“You told Chantal that Marco was dead as soon as he had entered Grease and Gears. Would it surprise you to know we also had marked him for death? Not just for the fact he killed your father, but that personal aspect figured into it. Marco has, had,” he corrected himself, “a bounty on him for double-dealing on a previous contract. We were very keen to have a discussion with him. You made that conversation very difficult to have, not to mention the circumstances made collecting the bounty impossible.”
“Is this an interview or a reprimand? I’m kind of lost.”
“Consider it a bit of both. I mourned your mother’s passing years ago, the same for your father. What was it, just short of two years ago? He didn’t deserve to die that way. But the retribution I had so meticulously planned has come to a bit of a standstill with Marco’s death.”
“Retribution? What did you have planned,” Micheline asked, leaning forward.
Felix pursed his lips. “It doesn’t matter now. What I am interested in is your position on a number of issues. From what Gemini here has been able to find out, your actions paint you as quite the partisan for Free Quebec.”
Micheline stared at the platinum blonde. “If Gemini did a full background check in the time it took me to get hauled out here from Old Bones, I’d be surprised there is much left to ask.”
From a folio sitting under the table, Gemini produced another tablet. When the screen lit up, she began reading. “Fiercely patriotic in online message boards and with her closest friends. Marginal anti-D-Bee sentiments, despite working alongside two or three regularly. Hates psionicists, dislikes magic users. Several cybernetic implants, including a universal headjack and ear implant, amplified hearing with filtration system. Extensive field craft experience with particular emphasis on surveillance, lore and intelligence. Natural leader, but easily frustrated by rules and regulations.”
“Well, that sums me up I guess. You can add Vok in that ‘hates psionicists’ list.”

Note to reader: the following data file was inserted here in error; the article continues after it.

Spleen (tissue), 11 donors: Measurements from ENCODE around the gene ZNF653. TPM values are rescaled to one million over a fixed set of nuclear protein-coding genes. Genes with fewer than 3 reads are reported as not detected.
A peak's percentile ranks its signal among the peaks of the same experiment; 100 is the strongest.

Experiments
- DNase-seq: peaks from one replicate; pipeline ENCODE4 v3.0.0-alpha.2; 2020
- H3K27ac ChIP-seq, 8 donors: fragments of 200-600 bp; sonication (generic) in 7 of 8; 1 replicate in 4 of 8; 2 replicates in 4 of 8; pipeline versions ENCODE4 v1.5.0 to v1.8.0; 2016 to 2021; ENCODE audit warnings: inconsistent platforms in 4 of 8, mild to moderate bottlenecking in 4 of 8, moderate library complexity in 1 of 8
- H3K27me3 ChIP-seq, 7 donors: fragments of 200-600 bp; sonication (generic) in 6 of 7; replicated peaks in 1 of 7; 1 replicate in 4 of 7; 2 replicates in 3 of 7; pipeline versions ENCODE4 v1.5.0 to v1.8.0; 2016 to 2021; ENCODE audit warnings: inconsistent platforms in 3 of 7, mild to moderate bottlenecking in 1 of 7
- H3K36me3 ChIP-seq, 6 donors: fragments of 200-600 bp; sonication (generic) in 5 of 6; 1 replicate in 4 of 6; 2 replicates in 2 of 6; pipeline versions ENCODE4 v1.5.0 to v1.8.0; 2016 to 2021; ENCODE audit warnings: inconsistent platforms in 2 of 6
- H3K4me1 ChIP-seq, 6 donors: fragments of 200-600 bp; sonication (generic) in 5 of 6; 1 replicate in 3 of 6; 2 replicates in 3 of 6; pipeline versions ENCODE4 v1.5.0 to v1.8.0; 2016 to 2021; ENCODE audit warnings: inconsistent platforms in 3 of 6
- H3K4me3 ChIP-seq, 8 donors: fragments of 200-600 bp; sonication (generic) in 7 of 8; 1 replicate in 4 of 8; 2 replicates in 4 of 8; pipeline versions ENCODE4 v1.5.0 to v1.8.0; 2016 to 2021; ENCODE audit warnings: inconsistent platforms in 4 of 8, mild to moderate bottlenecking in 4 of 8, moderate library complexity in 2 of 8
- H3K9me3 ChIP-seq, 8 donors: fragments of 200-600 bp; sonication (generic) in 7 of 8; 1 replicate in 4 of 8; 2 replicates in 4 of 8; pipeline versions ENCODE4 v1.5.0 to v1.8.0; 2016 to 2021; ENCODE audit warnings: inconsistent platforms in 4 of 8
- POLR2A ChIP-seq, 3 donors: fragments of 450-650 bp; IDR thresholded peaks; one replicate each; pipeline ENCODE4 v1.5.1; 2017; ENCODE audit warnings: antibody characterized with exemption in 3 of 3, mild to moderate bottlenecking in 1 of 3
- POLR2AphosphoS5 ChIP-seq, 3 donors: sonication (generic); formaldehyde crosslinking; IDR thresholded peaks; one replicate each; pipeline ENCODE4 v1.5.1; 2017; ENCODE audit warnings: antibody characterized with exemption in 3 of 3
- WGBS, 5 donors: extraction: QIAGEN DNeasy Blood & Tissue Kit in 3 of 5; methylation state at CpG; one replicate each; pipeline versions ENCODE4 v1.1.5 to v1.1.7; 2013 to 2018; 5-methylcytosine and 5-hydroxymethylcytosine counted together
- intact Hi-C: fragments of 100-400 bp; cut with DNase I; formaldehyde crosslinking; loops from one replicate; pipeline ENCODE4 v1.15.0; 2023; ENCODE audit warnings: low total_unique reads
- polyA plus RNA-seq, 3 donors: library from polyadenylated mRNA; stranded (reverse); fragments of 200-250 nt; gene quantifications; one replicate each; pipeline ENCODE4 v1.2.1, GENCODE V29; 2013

“Attitude aside,” Gemini continued, “she shows promise. She could definitely be useful to Patrol ops. Maybe Philippe could trim off the rough edges.”
“You want to see rough edges bi-,” Micheline started.
“Let’s put this in a different context,” Felix interrupted. “We have openings in our company and I strongly believe you would be a great addition.”
“Despite the revenge homicide?”
“Despite the revenge homicide,” Felix repeated. “You spent over a year assisting the remote communities around Shawinigan, your field craft known well enough to those in the region. Your skills don’t lend you to assassination, which is good because that isn't a service we advertise in the brochure. You got lucky, even more so that Chantal was able to intercept you before the authorities. I believe we could make much better use of your talents.”
“What’s the catch?”
“How do you mean,” Felix asked.
“You just offer me a job? Because you knew my father and worked with him? You still haven’t answered that question, don’t think I missed that,” Micheline said pointing her finger. “You’ve got platinum blonde over here checking in on me, your bionic goon standing seven feet away with a stun rod at the ready if I make any moves, or maybe if the blonde decides to not respect your authority enough to give the signal. I don’t have a read on Chantal,” she thumbed blindly behind her, “but I imagine she’d just let this one play out.”
Micheline heard the guard shift his weight and casually turned in her chair. “Down boy,” she warned. She risked a glance at Chantal. Micheline winked at her shocked bemusement before turning back around. “You guys are hiring? Sure, I could use a job. My recent one ended in a bloody mess on the floor of a dive bar in a shitty ‘burg. The only payment was emotional compensation. I figure you guys pay credits. Self-congratulation doesn’t buy me food or ammo.”
“What did the Preacher say about her, Chantal,” Felix asked, eyes never leaving Micheline’s.
“Jonas? He said, and I quote, ‘I like her already’.”
“I think I’m beginning to see why. So, Micheline Leduc, you feel like joining MSI?”
“Lead the way, Uncle Felix,” she answered with a grin. Gemini’s eyes looked like they were about to pop out of their sockets. Chantal failed in desperation to restrain her giggle.
Felix’s face darkened several shades of scarlet. She had no idea if it was rage or embarrassment. He reminded her of Mr. Duclos, right before a heart attack took him. “First order of business,” Felix said, his pointed finger jabbing the air between them, “I am not your Uncle.”
“Whatever you say, boss,” she acquiesced.
“Chantal, take care of her until we reach Acton Vale.” Massey stood and turned on his heel, leading Gemini out of the side entrance. As the tent flap fell back in place, everyone turned as the radio operator’s chair creaked. Micheline gave Chantal a toothy grin as they watched him mouth out ‘Uncle Felix’ over and again.
“I think I see what the Preacher was talking about,” the guard said with a guttural chuckle as he reinserted the neural rod into his bionic forearm.
Continue to: Chapter 3